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Deep self-supervised machine learning algorithms with a novel feature elimination and selection approaches for blood test-based multi-dimensional health risks classification



Blood test is extensively performed for screening, diagnoses and surveillance purposes. Although it is possible to automatically evaluate the raw blood test data with the advanced deep self-supervised machine learning approaches, it has not been profoundly investigated and implemented yet.


This paper proposes deep machine learning algorithms with multi-dimensional adaptive feature elimination, self-feature weighting and novel feature selection approaches. To classify the health risks based on the processed data with the deep layers, four machine learning algorithms having various properties from being utterly model free to gradient driven are modified.


The results show that the proposed deep machine learning algorithms can remove the unnecessary features, assign self-importance weights, selects their most informative ones and classify the health risks automatically from the worst-case low to worst-case high values.

Peer Review reports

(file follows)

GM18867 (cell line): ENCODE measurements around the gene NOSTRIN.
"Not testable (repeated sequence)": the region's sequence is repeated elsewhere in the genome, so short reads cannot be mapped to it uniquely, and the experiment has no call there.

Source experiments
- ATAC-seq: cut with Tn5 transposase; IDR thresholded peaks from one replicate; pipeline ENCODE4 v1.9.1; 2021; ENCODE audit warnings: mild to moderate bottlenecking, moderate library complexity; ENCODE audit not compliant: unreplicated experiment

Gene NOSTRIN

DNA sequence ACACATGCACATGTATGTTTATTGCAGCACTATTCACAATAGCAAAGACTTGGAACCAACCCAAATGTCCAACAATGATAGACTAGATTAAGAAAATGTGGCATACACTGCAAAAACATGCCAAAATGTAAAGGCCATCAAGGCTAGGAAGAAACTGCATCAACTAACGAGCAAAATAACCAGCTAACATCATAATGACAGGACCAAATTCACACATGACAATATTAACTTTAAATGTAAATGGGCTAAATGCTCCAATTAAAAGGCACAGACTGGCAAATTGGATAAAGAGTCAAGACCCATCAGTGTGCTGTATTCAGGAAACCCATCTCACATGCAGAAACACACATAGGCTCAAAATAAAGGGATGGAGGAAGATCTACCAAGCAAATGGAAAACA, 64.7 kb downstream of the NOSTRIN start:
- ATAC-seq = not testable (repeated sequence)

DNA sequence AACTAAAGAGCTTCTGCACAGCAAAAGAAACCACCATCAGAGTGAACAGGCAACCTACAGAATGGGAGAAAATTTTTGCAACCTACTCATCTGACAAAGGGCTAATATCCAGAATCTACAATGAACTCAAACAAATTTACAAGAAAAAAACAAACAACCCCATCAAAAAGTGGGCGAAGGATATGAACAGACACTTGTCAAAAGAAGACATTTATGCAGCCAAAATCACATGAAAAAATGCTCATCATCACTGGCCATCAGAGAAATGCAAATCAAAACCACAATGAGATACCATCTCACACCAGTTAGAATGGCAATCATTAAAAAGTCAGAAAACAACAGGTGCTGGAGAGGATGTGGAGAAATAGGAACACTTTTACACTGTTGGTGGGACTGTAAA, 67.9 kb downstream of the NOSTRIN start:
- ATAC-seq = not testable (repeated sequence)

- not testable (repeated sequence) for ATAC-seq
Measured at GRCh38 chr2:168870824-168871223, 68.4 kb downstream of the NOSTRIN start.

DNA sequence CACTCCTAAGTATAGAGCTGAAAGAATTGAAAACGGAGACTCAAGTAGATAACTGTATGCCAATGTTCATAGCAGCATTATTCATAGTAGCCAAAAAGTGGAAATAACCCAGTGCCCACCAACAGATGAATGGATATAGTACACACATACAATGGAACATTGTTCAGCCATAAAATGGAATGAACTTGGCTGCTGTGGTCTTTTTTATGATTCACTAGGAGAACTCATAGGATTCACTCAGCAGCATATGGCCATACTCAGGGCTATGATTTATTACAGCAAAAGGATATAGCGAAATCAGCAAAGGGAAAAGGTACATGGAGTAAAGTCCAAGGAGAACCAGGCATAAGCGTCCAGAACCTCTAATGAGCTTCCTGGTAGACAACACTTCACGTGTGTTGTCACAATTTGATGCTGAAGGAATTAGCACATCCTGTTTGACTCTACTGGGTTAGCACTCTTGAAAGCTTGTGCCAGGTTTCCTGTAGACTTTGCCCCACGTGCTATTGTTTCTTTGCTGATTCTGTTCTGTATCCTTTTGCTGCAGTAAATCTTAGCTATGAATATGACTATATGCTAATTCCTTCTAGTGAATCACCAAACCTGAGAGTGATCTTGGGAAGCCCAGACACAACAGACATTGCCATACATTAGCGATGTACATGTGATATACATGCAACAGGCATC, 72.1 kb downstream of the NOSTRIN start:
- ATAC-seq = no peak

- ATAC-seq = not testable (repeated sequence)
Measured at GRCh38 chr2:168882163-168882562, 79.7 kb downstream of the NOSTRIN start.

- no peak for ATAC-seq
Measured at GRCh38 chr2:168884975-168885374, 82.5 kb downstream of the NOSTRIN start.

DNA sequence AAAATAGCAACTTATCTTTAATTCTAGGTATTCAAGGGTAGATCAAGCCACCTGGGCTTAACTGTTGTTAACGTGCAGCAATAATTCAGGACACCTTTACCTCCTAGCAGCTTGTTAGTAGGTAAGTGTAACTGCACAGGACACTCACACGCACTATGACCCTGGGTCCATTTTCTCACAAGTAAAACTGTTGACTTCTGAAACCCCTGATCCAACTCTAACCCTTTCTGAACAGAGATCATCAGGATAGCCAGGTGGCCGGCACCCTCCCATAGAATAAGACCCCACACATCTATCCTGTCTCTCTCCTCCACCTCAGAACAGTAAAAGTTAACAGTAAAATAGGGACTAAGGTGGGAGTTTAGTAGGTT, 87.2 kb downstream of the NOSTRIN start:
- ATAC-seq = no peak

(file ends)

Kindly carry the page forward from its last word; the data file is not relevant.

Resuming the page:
Blood carries crucial elements including the oxygen, carbon dioxide, nutrients and waste materials to whole body and also protects humans against various infections [1]. Over the centuries, the blood test is performed for a variety of purposes such as the preventive health, early diagnose and treatment observation. It is the most common healthcare tool used in almost every step of the medical processes and every day millions of blood tests are carried out. Even though they are easy to perform and cost effective, due to growing and aging population, spreading health services to large populations and necessitating long treatments; the number of blood test demands increase persistently. This causes an unbearable burden on the economies of the countries since managing such large number of blood tests daily require a great number of medical staff and equipment [2]. In addition, errors because of the staff taking blood samples, technician examining in the laboratories and doctors making decisions are common and unavoidable. To ease and eliminate such problems, developing digital technologies with the advanced data mining and machine learning algorithms are the most feasible and reasonable options. Therefore, this paper proposes a deep self-supervised machine learning algorithm enriched with a feature elimination, self-feature weighting and novel feature selection approaches for the blood test-based multi-dimensional health risk classification.